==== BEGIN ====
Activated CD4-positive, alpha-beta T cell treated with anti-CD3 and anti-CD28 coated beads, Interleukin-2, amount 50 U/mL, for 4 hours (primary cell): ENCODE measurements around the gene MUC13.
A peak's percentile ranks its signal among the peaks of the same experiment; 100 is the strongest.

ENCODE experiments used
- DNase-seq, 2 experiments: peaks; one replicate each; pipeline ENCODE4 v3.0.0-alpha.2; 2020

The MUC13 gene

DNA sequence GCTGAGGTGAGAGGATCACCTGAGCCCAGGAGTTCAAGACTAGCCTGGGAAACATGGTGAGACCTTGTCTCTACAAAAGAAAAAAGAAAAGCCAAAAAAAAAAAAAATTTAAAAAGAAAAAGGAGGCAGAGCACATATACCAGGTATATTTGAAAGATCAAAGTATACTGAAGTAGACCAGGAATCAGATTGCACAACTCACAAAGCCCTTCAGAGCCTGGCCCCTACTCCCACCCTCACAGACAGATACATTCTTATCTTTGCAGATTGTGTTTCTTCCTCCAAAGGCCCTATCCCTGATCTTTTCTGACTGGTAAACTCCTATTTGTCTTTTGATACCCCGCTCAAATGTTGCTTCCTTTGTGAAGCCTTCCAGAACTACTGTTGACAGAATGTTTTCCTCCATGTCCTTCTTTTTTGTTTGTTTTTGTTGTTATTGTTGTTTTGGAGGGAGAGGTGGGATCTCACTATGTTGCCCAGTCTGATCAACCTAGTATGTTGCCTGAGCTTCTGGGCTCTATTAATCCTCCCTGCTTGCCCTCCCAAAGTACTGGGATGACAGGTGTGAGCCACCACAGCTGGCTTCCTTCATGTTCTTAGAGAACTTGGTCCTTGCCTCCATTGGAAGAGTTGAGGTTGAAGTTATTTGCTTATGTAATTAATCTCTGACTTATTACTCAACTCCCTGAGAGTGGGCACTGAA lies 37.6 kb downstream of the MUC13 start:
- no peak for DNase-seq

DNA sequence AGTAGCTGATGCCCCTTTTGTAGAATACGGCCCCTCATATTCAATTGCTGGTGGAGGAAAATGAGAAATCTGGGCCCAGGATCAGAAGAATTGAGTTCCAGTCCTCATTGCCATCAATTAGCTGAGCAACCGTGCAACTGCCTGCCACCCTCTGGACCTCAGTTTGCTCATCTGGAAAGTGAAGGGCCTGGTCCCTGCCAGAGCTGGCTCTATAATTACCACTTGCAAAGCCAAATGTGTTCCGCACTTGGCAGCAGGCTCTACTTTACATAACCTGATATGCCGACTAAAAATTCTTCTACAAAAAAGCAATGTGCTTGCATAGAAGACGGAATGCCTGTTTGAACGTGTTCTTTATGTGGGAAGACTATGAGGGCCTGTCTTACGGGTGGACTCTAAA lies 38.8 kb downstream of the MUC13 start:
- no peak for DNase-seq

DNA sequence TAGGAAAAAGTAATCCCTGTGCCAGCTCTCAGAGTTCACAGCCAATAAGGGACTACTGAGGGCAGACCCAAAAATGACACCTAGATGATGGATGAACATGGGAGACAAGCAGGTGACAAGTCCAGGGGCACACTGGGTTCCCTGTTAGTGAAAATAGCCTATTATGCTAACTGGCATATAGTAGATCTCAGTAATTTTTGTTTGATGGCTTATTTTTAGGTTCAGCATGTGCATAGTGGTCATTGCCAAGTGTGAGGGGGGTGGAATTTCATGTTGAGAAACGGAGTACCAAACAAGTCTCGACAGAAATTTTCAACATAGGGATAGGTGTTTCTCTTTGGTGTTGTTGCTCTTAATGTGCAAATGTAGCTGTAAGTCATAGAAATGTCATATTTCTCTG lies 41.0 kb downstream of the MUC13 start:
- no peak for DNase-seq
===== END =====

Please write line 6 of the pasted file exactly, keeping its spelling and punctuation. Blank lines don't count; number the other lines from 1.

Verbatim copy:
DNA sequence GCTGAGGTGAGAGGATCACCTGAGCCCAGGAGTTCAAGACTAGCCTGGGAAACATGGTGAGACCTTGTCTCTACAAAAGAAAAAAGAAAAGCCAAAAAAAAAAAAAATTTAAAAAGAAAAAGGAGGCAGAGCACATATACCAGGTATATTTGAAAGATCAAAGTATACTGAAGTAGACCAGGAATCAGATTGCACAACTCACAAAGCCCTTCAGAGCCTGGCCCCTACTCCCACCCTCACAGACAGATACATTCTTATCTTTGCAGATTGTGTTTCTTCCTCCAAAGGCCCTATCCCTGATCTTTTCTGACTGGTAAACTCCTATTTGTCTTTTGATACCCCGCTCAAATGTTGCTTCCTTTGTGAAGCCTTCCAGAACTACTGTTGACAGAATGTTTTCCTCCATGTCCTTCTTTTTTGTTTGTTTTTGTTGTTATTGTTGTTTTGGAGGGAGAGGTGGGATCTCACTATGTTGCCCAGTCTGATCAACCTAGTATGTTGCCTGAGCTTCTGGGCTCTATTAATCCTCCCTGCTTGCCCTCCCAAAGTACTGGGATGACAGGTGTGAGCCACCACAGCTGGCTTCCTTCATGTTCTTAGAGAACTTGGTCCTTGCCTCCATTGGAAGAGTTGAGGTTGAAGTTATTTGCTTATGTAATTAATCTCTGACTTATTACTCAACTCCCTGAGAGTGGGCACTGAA lies 37.6 kb downstream of the MUC13 start: